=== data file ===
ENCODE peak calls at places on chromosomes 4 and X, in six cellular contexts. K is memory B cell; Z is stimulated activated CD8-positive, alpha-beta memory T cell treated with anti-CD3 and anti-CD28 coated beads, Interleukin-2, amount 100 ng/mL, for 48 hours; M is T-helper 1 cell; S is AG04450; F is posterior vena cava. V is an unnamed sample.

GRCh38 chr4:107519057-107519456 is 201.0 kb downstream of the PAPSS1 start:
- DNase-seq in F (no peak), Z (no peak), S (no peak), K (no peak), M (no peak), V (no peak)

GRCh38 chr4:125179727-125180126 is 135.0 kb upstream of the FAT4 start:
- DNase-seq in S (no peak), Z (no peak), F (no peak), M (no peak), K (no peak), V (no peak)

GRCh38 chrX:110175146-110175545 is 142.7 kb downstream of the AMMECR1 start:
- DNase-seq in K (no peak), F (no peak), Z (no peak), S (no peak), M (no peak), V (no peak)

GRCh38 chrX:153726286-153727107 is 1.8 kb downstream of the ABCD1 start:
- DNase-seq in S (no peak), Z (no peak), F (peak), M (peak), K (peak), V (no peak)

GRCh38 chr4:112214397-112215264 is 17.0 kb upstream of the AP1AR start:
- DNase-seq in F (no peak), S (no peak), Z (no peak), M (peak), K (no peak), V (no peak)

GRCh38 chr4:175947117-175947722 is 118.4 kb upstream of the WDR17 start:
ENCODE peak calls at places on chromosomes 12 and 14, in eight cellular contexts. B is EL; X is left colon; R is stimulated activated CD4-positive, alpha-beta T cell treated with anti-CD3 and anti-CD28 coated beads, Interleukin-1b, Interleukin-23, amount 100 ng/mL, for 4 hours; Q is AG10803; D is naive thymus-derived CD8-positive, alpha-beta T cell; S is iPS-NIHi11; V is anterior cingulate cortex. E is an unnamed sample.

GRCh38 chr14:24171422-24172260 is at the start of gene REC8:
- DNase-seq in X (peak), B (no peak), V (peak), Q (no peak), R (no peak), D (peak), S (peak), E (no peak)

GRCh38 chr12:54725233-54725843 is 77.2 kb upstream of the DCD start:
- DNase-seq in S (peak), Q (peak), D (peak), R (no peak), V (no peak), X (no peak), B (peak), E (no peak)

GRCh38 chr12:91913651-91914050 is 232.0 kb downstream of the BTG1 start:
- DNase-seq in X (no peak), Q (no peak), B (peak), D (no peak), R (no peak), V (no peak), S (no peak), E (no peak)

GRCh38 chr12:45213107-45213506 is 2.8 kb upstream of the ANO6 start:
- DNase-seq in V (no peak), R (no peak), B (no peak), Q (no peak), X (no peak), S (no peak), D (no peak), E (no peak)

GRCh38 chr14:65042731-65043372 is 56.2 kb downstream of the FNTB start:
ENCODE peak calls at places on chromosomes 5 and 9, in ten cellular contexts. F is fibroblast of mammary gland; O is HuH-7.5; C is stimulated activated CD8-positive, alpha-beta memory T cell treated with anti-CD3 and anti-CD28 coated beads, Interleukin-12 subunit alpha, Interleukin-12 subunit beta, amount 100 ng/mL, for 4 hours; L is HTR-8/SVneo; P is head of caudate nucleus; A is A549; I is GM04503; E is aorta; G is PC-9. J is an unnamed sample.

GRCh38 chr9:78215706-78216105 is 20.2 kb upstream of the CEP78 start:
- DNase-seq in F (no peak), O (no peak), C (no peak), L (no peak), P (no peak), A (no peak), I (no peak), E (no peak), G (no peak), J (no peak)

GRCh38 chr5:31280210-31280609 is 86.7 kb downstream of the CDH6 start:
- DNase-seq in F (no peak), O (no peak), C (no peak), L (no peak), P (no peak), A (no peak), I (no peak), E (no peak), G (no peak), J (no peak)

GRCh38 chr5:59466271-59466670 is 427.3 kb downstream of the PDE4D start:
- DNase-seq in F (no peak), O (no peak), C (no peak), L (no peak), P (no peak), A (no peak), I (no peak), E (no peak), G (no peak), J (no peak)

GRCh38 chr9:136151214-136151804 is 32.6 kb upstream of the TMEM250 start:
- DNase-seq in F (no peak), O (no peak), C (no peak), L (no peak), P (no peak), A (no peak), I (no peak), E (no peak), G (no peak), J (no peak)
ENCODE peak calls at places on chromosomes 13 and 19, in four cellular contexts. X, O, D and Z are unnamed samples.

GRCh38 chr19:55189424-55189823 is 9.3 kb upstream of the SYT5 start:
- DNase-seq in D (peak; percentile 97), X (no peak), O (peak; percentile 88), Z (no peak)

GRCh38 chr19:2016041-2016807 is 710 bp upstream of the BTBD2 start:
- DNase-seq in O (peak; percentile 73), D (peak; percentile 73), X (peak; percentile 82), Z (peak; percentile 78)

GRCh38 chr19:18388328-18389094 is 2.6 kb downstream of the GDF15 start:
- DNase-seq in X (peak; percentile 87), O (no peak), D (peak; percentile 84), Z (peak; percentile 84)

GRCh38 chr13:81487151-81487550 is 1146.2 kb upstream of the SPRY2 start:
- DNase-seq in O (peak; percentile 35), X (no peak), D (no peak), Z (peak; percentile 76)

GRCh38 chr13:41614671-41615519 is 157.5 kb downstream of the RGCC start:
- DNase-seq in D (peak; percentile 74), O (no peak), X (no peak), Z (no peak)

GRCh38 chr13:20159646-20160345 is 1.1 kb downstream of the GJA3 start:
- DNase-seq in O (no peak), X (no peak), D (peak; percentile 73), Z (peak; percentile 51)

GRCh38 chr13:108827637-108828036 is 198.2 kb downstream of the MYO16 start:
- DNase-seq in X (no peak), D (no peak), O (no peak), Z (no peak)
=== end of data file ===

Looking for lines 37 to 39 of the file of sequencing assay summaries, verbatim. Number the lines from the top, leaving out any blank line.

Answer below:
GRCh38 chr19:18388328-18389094 is 2.6 kb downstream of the GDF15 start:
- DNase-seq in X (peak; percentile 87), O (no peak), D (peak; percentile 84), Z (peak; percentile 84)

GRCh38 chr13:81487151-81487550 is 1146.2 kb upstream of the SPRY2 start: